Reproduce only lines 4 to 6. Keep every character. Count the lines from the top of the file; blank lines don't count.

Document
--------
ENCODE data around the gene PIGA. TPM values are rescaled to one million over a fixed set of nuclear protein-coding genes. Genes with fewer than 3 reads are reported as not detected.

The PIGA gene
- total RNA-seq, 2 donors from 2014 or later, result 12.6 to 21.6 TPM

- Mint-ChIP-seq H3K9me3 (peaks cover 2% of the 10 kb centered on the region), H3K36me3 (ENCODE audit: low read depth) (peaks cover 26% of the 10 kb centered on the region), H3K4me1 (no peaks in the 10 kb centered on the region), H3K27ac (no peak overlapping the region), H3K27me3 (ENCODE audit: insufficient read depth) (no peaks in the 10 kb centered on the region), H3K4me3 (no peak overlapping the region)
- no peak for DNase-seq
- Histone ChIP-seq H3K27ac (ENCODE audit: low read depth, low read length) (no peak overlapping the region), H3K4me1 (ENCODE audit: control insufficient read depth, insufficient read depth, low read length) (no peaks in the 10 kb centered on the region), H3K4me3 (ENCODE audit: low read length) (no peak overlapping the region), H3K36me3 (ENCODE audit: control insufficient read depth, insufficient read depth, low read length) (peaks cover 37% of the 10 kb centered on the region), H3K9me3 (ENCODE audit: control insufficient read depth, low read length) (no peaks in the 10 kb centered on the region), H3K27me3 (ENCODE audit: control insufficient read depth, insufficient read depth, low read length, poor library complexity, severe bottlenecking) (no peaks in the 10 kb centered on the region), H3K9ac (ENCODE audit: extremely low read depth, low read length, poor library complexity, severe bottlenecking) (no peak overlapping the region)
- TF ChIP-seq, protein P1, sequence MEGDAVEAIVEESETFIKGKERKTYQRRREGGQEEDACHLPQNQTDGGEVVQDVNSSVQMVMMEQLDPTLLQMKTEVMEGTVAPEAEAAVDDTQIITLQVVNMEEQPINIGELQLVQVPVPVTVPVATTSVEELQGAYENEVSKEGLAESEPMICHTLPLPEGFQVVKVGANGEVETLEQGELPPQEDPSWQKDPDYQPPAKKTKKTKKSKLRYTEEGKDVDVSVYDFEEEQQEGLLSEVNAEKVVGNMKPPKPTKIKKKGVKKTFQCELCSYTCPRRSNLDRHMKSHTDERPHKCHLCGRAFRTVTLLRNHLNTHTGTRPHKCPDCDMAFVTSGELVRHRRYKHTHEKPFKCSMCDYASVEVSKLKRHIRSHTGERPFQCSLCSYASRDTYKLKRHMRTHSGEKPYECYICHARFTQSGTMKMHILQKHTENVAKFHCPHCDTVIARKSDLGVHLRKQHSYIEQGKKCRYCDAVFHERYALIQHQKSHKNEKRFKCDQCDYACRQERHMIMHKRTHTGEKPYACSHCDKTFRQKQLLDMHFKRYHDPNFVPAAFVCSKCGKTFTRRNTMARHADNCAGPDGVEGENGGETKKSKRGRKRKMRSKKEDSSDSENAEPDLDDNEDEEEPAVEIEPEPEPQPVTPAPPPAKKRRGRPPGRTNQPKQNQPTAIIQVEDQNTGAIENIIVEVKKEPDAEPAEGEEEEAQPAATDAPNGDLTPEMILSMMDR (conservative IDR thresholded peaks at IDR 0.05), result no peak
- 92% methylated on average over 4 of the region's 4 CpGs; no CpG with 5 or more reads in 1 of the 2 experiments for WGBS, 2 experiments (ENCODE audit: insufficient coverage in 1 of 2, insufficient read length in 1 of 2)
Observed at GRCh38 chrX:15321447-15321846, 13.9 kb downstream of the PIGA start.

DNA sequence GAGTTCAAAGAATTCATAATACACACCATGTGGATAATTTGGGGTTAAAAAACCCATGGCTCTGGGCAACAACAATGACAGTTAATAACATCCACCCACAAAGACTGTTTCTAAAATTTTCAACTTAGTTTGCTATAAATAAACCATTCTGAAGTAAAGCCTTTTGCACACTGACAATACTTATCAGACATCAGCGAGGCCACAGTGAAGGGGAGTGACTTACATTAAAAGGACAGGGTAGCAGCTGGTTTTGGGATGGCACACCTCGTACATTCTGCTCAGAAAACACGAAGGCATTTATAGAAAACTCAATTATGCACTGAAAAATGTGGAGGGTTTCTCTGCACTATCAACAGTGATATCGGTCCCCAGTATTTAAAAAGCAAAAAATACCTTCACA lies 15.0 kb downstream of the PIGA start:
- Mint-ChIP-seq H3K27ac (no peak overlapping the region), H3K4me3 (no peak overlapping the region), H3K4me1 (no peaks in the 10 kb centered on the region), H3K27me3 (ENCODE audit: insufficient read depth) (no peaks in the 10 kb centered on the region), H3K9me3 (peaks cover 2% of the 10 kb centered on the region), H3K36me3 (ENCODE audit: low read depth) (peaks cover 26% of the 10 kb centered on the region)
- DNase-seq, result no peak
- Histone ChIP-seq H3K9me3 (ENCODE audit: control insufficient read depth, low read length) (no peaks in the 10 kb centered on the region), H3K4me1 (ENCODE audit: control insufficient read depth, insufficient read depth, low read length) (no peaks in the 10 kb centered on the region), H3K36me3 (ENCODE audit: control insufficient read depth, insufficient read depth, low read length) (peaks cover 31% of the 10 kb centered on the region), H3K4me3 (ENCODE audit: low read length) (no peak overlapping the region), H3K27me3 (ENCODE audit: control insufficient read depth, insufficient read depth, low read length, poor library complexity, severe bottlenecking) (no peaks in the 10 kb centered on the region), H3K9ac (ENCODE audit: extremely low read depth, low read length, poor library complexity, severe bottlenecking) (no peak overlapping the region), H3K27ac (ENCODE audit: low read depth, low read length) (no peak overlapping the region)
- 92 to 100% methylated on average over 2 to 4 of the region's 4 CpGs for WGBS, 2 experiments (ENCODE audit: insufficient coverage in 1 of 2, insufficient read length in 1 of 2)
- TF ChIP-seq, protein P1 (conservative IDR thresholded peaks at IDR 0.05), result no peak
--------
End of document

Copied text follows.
- Mint-ChIP-seq H3K9me3 (peaks cover 2% of the 10 kb centered on the region), H3K36me3 (ENCODE audit: low read depth) (peaks cover 26% of the 10 kb centered on the region), H3K4me1 (no peaks in the 10 kb centered on the region), H3K27ac (no peak overlapping the region), H3K27me3 (ENCODE audit: insufficient read depth) (no peaks in the 10 kb centered on the region), H3K4me3 (no peak overlapping the region)
- no peak for DNase-seq
- Histone ChIP-seq H3K27ac (ENCODE audit: low read depth, low read length) (no peak overlapping the region), H3K4me1 (ENCODE audit: control insufficient read depth, insufficient read depth, low read length) (no peaks in the 10 kb centered on the region), H3K4me3 (ENCODE audit: low read length) (no peak overlapping the region), H3K36me3 (ENCODE audit: control insufficient read depth, insufficient read depth, low read length) (peaks cover 37% of the 10 kb centered on the region), H3K9me3 (ENCODE audit: control insufficient read depth, low read length) (no peaks in the 10 kb centered on the region), H3K27me3 (ENCODE audit: control insufficient read depth, insufficient read depth, low read length, poor library complexity, severe bottlenecking) (no peaks in the 10 kb centered on the region), H3K9ac (ENCODE audit: extremely low read depth, low read length, poor library complexity, severe bottlenecking) (no peak overlapping the region)